The difficulty in losing weight is also a gender issue. Who would say it is harder for men? According to research in Denmark, the reason is that they think diet is their thing.
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The reason we see so many panças among males of the species is that males have the ability to change eating habits but are unwilling to face restrictive regimes.
Called the "strong sex", what seems most resistant to them is even the hard head.
In the study by the University of Copenhagen, the impact of treatments offered individually to men and women in Denmark between 1989 and 1995 was analyzed.
Subsequently, the authors followed the original study participants for 13 years until 2008.
Of the 970 patients who survived the first data collection, 478 women and 492 men were re-examined.
Doctors' recommendations included the regular use of medicines and the need to exercise regularly.
Everyone should meet individual goals to be reviewed quarterly.
Those in the control group could choose any treatment and even change what they were following over the period.
After six years, no effects have been identified on their condition.
But those who received individualized treatment, the difference was identified between genders - women had less blood glucose.
According to Dr. Marlene Krag, of all participants, "women accepted the fact that they were ill and faced treatment more easily, which may affect long-term outcomes."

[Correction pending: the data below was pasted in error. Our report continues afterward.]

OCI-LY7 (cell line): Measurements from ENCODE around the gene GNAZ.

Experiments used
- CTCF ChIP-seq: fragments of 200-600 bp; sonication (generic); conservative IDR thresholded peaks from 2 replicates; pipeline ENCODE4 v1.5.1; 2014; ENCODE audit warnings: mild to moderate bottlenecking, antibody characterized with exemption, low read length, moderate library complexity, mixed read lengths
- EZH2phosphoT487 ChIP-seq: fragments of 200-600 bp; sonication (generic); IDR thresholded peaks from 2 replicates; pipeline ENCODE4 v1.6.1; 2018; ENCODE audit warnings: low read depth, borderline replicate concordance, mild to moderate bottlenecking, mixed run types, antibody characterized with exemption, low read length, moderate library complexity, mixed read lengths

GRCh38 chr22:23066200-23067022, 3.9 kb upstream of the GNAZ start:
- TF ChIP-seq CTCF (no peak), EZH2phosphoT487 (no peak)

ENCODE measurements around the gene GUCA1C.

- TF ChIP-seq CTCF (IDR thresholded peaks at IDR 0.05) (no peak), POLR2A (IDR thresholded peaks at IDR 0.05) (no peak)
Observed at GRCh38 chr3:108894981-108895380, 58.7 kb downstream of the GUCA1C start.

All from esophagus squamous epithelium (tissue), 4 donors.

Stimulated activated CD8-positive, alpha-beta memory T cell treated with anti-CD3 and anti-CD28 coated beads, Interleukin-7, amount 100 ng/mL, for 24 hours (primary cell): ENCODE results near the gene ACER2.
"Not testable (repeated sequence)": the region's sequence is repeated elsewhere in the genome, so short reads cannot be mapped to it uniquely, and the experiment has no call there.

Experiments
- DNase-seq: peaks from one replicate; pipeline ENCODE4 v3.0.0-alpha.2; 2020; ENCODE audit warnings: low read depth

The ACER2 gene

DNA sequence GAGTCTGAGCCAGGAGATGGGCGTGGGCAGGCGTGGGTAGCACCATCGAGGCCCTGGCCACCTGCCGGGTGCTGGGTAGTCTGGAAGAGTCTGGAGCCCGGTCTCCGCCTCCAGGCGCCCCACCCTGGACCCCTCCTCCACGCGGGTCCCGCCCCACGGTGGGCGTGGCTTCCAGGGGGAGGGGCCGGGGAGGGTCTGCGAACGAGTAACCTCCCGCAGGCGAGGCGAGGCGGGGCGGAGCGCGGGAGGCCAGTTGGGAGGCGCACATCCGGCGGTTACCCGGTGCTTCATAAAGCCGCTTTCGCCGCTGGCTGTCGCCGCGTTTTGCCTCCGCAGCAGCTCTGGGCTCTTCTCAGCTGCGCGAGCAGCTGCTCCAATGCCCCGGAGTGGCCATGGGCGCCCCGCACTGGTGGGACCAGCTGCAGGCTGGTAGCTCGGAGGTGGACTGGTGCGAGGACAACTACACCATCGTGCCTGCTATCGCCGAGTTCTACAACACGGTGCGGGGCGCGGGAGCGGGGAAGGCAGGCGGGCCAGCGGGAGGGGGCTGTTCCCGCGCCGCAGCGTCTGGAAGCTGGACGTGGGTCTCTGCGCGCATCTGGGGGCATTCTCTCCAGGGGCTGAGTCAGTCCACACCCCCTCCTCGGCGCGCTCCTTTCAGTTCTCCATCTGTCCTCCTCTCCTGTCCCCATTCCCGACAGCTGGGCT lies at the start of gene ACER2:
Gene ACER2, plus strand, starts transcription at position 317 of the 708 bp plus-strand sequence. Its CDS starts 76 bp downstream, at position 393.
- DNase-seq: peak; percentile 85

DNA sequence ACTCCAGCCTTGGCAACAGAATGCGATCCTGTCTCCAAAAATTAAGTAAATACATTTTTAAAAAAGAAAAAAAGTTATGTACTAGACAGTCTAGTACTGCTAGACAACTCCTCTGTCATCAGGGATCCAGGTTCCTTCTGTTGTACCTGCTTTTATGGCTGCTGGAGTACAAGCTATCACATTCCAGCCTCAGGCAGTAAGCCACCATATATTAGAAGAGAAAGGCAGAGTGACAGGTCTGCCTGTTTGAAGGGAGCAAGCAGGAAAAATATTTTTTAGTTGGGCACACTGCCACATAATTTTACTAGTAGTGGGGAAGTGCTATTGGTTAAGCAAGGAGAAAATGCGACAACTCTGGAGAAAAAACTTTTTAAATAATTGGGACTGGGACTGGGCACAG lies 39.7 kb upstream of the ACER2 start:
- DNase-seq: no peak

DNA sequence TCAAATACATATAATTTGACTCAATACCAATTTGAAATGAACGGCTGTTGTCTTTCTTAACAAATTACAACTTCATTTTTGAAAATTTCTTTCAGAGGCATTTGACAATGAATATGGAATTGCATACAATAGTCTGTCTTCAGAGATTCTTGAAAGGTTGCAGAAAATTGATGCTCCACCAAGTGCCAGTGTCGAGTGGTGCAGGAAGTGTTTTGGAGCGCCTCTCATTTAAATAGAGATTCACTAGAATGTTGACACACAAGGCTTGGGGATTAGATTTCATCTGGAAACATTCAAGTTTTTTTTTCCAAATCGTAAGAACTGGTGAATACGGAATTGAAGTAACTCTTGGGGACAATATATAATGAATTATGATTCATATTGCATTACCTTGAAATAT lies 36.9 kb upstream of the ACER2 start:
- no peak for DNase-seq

The results showed that women given personal care plans were 26% less likely to die from any cause.
And 30% less to die from a diabetes-related cause.
They were also 41% less susceptible to stroke.
And 35% less from suffering any diabetes-related fatalities, such as amputation or blindness.
Imagine that the same medical advice given to men had no impact on their health.
Essentially, men do not accept to follow directions and prefer to bet on an intuition based on their own sensitivity that, in fact, they do not have.
Thus, clinging to concepts such as masculinity and laziness or unwillingness to change their habits, they are more likely to leave us sooner.
The authors concluded that the best results found among women can be explained by complex social and cultural gender issues.
They added that in view of this, there is a need to rethink the way care is provided between men and women so that both sexes can benefit from treatment.